One of my favorite pieces from the exhibition was that of Bibi Hajra Cheema’s, “Bambawali-Ravi-Bedian Canal day dooja paa”. It shows a typical canal scene in Lahore, except without men sitting around the canal but only females in all their femininity – half clothed, some naked, lying down, touching, laughing, jumping, washing their garments along the riverside and there he is, one man evidently bothered by these scenes nesting himself in the middle. This piece spoke to me as it also let out a burst of laughter – a scene that now has relatively decreased from the time I moved to Pakistan, due to public spaces being more open and accessible, it is still a relatable piece. If it weren’t for my feminism weary fiancé, I may have even commissioned Cheema for a huge blow up of this piece.


The alternative theme explored throughout the works displayed in Soft Bodies is commentary and negotiation of the “soft” body – emotional space and identity. Neha Mashooqullah very aptly states, “There is a shadeed shortage of spaces where one can be vulnerable in this city”. Relatable and true, space is not only the one we occupy with our body but also with the mind, our thoughts, freedom to think, space to think and reciprocal positivity to vibe certain emotions and feelings without being judged. On a similar note, while I was having coffee with Balagamwala a few weeks ago, she had told me an interesting anecdote of how this exhibit was actually scheduled to show a year ago until the organisers had wanted to censor some of the works – she exclaimed on the absurdity of doing so as one of the artists shown Sanam Maher, journalist and author, uses Instagram to comment on censorship patterns in Pakistan – it is interesting to see what makes it on the “approved list” versus what does not.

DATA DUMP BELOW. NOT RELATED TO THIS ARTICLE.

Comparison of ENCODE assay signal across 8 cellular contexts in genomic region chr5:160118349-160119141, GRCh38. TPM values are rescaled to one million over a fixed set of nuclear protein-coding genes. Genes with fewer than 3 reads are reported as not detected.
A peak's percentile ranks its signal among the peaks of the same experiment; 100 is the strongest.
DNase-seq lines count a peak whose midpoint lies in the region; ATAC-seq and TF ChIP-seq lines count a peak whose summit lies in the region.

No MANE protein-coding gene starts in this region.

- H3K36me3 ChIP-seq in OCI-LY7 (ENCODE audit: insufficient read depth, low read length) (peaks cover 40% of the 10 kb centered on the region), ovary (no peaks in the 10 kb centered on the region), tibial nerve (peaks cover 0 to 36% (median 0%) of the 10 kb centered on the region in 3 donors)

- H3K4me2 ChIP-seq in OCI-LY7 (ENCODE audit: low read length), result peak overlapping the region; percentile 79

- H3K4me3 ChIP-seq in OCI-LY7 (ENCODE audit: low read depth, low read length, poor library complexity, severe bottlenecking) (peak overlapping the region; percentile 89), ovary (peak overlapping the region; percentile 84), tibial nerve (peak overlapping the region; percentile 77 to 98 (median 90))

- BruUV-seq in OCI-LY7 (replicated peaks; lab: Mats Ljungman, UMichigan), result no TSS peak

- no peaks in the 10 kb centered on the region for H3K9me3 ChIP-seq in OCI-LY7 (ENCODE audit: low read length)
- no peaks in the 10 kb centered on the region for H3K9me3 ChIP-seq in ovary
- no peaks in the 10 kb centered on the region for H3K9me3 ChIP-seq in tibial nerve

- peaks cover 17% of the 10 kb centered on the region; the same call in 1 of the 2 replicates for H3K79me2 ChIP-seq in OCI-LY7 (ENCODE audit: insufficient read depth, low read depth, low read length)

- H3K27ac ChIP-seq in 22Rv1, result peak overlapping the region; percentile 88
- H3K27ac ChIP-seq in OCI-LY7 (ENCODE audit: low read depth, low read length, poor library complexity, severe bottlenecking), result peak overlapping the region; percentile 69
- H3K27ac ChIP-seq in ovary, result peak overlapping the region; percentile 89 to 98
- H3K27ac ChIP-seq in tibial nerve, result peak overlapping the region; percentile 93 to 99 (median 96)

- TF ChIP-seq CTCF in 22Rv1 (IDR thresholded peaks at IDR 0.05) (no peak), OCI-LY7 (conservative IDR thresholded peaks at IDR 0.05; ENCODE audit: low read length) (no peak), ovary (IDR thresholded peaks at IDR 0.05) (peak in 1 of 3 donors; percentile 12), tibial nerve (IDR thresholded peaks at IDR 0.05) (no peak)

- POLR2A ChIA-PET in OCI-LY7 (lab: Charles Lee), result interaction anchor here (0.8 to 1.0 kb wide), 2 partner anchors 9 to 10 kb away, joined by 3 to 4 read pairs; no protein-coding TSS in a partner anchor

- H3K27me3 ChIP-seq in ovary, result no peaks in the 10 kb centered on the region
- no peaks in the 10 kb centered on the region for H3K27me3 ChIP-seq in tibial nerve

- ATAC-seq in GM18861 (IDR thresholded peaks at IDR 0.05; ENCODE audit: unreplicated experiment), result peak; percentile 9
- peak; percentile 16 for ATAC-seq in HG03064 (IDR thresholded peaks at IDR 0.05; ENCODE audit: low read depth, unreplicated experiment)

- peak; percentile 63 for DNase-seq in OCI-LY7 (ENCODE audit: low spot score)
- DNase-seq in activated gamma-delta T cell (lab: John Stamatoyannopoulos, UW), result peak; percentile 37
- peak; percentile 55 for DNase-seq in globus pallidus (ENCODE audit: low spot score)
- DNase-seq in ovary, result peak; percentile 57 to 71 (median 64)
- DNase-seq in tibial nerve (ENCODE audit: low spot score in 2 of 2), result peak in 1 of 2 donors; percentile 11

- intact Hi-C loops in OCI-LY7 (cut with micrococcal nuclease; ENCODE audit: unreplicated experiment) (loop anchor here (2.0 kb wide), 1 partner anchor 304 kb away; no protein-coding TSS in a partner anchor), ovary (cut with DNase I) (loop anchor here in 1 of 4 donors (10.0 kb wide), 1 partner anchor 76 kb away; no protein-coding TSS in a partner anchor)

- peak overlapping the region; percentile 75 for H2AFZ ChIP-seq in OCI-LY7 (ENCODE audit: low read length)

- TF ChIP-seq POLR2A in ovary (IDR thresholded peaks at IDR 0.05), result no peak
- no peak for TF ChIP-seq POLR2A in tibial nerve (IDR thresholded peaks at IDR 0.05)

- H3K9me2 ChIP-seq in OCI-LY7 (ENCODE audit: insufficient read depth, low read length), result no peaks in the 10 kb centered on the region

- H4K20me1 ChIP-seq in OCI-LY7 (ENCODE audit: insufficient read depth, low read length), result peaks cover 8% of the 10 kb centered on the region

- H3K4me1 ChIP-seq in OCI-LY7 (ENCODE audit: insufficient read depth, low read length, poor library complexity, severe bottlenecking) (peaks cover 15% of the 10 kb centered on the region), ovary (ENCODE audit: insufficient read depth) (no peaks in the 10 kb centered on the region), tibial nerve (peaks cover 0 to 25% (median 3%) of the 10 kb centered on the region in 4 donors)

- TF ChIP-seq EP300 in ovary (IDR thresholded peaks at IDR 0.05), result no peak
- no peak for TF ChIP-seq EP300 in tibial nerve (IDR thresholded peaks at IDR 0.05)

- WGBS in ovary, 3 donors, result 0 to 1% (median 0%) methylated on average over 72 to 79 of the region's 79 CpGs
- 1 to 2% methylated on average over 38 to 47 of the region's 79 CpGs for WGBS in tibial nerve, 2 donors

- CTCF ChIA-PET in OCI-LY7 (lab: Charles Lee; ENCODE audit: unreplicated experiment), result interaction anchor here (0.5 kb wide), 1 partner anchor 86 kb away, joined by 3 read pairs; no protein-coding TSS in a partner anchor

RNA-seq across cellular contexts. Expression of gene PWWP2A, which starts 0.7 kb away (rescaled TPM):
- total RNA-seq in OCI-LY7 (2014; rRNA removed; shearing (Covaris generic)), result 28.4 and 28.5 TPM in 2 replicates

Soft Bodies explores concepts which are otherwise seen as evolving well before its time, where identity, geography, gender and culture are still seen as strong associates of art – this is what makes it a landmark show for all to follow suite. This show seeks within it the importance and exploration of freedoms, freedoms to exist, freedom to think and opine without judgment, without knowledge of right or wrong or of or male and female – it was as if the viewer would be teleported into a world where everything was rid of the prejudice associated with it. With more platforms trying to represent female artists and their oeuvre, there emerges not only questions about the feminine physical and metaphoric being but also the notion of any physical being and whether or not the world and its population allows for something to just be, isolating it from any comparison of how it should be – in body and in spirit.


 Soft Bodies curated by Sophia Balagamwala at the Indus Valley School of Art and Architecture, Karachi